Coordinate surfaces of the conical coordinates. The constants
b and
c were chosen as 1 and 2, respectively. The red sphere represents
r = 2, the blue elliptic cone aligned with the vertical
zaxis represents μ=cosh(1) and the yellow elliptic cone aligned with the (green)
xaxis corresponds to
ν^{2} = 2/3. The three surfaces intersect at the point
P (shown as a black sphere) with
Cartesian coordinates roughly (1.26, 0.78, 1.34). The elliptic cones intersect the sphere in
spherical conics.
Conical coordinates, sometimes called spheroconal or spheroconical coordinates, are a threedimensional orthogonal coordinate system consisting of
concentric spheres (described by their radius r) and by two families of perpendicular elliptic cones, aligned along the z and xaxes, respectively. The intersection between one of the cones and the sphere forms a spherical conic.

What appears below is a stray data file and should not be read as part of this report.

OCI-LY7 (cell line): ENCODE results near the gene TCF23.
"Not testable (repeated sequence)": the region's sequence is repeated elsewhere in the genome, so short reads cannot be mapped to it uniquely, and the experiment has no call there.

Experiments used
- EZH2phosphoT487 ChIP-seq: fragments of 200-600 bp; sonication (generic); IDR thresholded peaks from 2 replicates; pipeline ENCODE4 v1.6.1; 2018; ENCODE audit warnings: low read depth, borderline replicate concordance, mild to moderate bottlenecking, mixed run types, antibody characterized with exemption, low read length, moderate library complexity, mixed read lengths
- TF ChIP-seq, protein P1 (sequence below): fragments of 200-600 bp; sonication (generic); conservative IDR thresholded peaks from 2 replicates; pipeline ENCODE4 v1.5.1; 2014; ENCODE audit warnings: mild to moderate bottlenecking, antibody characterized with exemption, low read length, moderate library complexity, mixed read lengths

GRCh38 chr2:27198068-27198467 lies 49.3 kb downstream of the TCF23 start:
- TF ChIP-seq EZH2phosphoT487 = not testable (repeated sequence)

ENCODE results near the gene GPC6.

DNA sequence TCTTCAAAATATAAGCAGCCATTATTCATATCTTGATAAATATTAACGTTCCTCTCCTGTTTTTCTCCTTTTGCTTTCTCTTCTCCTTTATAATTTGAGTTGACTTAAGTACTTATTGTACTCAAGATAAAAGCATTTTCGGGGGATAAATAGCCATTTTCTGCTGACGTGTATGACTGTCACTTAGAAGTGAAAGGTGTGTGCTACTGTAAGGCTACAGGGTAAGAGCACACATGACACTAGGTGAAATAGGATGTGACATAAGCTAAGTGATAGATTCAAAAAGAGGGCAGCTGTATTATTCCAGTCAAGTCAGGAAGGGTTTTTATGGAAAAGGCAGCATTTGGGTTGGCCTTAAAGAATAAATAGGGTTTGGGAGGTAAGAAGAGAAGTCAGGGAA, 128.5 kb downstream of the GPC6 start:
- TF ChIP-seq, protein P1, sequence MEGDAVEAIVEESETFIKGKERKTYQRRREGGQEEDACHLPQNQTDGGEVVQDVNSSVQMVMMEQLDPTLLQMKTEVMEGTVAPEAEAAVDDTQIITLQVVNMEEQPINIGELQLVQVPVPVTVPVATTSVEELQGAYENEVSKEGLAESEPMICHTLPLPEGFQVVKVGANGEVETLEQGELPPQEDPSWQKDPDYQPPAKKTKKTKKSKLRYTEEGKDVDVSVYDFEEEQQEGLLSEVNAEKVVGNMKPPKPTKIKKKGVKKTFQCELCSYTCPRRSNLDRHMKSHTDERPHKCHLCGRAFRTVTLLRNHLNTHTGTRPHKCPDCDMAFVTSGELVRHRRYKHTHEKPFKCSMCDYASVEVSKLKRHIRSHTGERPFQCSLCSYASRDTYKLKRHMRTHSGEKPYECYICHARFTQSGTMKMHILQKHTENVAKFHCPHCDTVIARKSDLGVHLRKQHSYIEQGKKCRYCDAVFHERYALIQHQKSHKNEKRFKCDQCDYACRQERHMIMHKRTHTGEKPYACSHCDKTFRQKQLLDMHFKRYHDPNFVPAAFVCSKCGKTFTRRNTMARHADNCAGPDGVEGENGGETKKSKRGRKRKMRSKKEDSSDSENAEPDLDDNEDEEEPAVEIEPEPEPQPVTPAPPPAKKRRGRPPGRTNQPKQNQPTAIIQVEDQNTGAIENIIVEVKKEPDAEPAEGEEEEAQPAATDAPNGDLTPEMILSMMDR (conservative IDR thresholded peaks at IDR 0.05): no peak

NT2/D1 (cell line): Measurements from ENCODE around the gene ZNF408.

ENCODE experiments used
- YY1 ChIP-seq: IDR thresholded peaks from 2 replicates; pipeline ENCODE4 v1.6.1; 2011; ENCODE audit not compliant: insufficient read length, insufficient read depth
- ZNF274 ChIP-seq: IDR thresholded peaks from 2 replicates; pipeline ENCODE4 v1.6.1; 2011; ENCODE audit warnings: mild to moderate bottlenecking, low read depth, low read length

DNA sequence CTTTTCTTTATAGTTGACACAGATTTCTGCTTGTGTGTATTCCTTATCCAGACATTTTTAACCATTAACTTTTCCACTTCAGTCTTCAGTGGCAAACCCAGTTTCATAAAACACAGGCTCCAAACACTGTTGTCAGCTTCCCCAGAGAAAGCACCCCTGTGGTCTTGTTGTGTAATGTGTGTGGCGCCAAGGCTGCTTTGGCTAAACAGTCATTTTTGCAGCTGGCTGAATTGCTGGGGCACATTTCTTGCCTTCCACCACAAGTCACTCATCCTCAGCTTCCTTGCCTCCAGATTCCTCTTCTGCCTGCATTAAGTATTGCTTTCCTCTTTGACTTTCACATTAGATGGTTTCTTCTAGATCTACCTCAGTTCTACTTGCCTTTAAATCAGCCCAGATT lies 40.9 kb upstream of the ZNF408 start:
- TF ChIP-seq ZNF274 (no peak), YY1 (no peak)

Basic definitions
The conical coordinates $(r,\mu ,\nu )$ are defined by
 $x={\frac {r\mu \nu }{bc}}$
 $y={\frac {r}{b}}{\sqrt {\frac {\left(\mu ^{2}b^{2}\right)\left(\nu ^{2}b^{2}\right)}{\left(b^{2}c^{2}\right)}}}$
 $z={\frac {r}{c}}{\sqrt {\frac {\left(\mu ^{2}c^{2}\right)\left(\nu ^{2}c^{2}\right)}{\left(c^{2}b^{2}\right)}}}$
with the following limitations on the coordinates
 $\nu ^{2}<c^{2}<\mu ^{2}<b^{2}.$
Surfaces of constant r are spheres of that radius centered on the origin
 $x^{2}+y^{2}+z^{2}=r^{2},$
whereas surfaces of constant $\mu$ and $\nu$ are mutually perpendicular cones
 ${\frac {x^{2}}{\mu ^{2}}}+{\frac {y^{2}}{\mu ^{2}b^{2}}}+{\frac {z^{2}}{\mu ^{2}c^{2}}}=0$
and
 ${\frac {x^{2}}{\nu ^{2}}}+{\frac {y^{2}}{\nu ^{2}b^{2}}}+{\frac {z^{2}}{\nu ^{2}c^{2}}}=0.$
In this coordinate system, both Laplace's equation and the Helmholtz equation are separable.
Scale factors
The scale factor for the radius r is one (h_{r} = 1), as in spherical coordinates. The scale factors for the two conical coordinates are
 $h_{\mu }=r{\sqrt {\frac {\mu ^{2}\nu ^{2}}{\left(b^{2}\mu ^{2}\right)\left(\mu ^{2}c^{2}\right)}}}$
and
 $h_{\nu }=r{\sqrt {\frac {\mu ^{2}\nu ^{2}}{\left(b^{2}\nu ^{2}\right)\left(c^{2}\nu ^{2}\right)}}}.$


Two dimensional  

Three dimensional